To increase the reach of this information it is also vital that it is translated into the many different languages across the country. So the organisation which leads Bible translation in Cameroon has been coordinating an initiative to translate health information into 45 languages. The Weh team has been playing a part in this too, by helping put together a booklet in Weh on the preventative measures which need to be taken. This kind of information is particularly important as most people do not have access to the internet and have been relying on word of mouth information, much of which has been unreliable.

Finding ways to connect

Unrest in Cameroon continues to impact the team, limiting their connections with the community. It has most recently forced translator Christopher to move his family to the city of Bamenda.

Christopher was the last team member to remain in the area and until the move he had been able to meet regularly with people in the community – something which is no longer possible. The team is now on the lookout for a local church leader who will be able to step in. Through this the team will be able to encourage churches and keep up to date with how they are using translated Scripture.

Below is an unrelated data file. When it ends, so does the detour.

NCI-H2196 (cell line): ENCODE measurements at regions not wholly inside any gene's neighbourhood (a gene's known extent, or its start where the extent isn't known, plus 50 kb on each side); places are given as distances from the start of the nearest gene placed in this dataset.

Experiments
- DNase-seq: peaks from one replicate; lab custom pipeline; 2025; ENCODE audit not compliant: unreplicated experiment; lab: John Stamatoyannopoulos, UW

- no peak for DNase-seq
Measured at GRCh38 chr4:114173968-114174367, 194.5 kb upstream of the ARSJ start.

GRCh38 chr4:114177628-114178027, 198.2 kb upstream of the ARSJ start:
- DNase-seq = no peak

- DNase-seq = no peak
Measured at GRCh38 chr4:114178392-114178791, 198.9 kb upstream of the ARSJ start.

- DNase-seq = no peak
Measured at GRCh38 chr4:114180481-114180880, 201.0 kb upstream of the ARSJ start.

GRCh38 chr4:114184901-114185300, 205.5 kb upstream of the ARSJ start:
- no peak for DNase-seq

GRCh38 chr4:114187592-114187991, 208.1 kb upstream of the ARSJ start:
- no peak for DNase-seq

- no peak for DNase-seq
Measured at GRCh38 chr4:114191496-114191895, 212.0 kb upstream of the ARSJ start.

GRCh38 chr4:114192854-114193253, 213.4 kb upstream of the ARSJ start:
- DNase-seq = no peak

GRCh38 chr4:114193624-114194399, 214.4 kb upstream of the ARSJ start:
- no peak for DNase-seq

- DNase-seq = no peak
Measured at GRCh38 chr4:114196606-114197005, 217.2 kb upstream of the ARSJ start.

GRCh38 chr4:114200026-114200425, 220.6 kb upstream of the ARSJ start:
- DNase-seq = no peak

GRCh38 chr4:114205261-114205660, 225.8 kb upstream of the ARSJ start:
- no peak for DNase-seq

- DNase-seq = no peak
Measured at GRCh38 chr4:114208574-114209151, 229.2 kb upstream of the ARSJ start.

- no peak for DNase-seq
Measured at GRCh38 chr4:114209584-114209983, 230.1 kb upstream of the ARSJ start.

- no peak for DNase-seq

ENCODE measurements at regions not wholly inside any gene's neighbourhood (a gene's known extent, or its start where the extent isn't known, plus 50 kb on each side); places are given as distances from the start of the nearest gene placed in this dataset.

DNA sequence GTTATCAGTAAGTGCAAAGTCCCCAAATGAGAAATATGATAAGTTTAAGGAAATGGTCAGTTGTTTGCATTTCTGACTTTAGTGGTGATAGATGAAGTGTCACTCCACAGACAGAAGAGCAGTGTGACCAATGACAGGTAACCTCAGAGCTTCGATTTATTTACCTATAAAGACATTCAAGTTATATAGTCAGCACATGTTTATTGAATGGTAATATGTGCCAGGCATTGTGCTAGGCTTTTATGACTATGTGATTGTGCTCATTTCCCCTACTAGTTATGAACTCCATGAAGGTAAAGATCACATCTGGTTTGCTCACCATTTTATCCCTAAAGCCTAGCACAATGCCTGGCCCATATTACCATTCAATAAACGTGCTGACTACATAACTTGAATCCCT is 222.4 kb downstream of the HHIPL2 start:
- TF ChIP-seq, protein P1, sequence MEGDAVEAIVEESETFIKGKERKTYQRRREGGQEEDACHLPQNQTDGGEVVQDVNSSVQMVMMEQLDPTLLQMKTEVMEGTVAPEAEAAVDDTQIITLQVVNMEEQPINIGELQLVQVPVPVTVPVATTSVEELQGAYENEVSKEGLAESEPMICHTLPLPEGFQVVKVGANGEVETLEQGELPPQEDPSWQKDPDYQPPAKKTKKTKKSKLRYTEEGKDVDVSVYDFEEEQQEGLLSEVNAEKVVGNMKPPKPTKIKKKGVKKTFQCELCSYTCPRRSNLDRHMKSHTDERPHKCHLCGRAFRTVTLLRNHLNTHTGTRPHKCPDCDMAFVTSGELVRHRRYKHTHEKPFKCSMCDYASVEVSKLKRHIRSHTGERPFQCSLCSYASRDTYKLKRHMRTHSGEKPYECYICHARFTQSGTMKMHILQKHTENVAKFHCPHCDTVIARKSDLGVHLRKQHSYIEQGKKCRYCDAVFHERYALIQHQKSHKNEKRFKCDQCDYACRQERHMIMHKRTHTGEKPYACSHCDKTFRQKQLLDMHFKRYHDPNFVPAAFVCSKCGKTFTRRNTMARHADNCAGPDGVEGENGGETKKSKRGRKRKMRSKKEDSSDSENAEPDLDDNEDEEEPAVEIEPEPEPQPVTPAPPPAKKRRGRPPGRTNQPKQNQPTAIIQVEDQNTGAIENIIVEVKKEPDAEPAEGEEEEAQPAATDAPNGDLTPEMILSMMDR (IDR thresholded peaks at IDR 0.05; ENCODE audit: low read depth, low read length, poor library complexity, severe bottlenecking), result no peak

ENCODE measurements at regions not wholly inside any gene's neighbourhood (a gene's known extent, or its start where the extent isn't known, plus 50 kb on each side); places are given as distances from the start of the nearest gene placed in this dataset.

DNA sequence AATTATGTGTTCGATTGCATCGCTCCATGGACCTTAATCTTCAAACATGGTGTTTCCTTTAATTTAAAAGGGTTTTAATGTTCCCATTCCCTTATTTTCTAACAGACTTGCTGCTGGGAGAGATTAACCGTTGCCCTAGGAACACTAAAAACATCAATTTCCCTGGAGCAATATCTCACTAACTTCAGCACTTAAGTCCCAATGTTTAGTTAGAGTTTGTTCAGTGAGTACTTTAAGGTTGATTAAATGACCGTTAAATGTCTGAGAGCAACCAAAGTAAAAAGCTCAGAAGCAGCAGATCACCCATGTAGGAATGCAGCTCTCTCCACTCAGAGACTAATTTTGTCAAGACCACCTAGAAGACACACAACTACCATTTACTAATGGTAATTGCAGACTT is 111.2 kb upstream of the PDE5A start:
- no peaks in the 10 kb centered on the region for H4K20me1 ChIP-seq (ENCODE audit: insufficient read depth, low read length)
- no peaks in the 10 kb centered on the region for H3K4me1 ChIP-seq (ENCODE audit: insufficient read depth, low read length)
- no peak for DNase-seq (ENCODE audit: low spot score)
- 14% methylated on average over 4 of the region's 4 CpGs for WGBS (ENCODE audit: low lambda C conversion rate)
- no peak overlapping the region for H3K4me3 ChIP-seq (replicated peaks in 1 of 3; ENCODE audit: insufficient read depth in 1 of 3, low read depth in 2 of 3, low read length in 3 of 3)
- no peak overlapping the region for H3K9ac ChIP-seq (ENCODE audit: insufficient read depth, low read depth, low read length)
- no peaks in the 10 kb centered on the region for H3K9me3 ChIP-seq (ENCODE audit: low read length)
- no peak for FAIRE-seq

Looking forward

Although the team has faced a number of hurdles due to the ongoing unrest, they have nevertheless been continuing to make progress. They have been particularly encouraged over the last few months by the new language committee which has helped them to coordinate activities.

Looking forward, over the coming months the team is hoping to continue working on translation of Jude, Revelation, 1, 2 and 3 John, and Thessalonians. This is alongside exploring the possibility of setting up further literacy classes in the town of Buea and the city of Douala, training more teachers, holding a dictionary workshop and working on a Scripture App.

Praise and prayer

Give thanks for:

  • the successful completion of consultant checking of the book of Acts, and community testing of Timothy and Acts
  • the commitment shown by the new language committee the team being able to translate vital health information
  • the enthusiasm from the local community for more Scripture and resources in Weh.

Please pray for:

  • the team to continue to find ways to work safely within Covid-19 restrictions
  • calm to be restored to the Nchuabu area of Bamenda so the meeting house can reopen for literacy classes
  • the right people to come forward to put together the Weh dictionary
  • the latest consultant checking session to help the team achieve their next translation goals.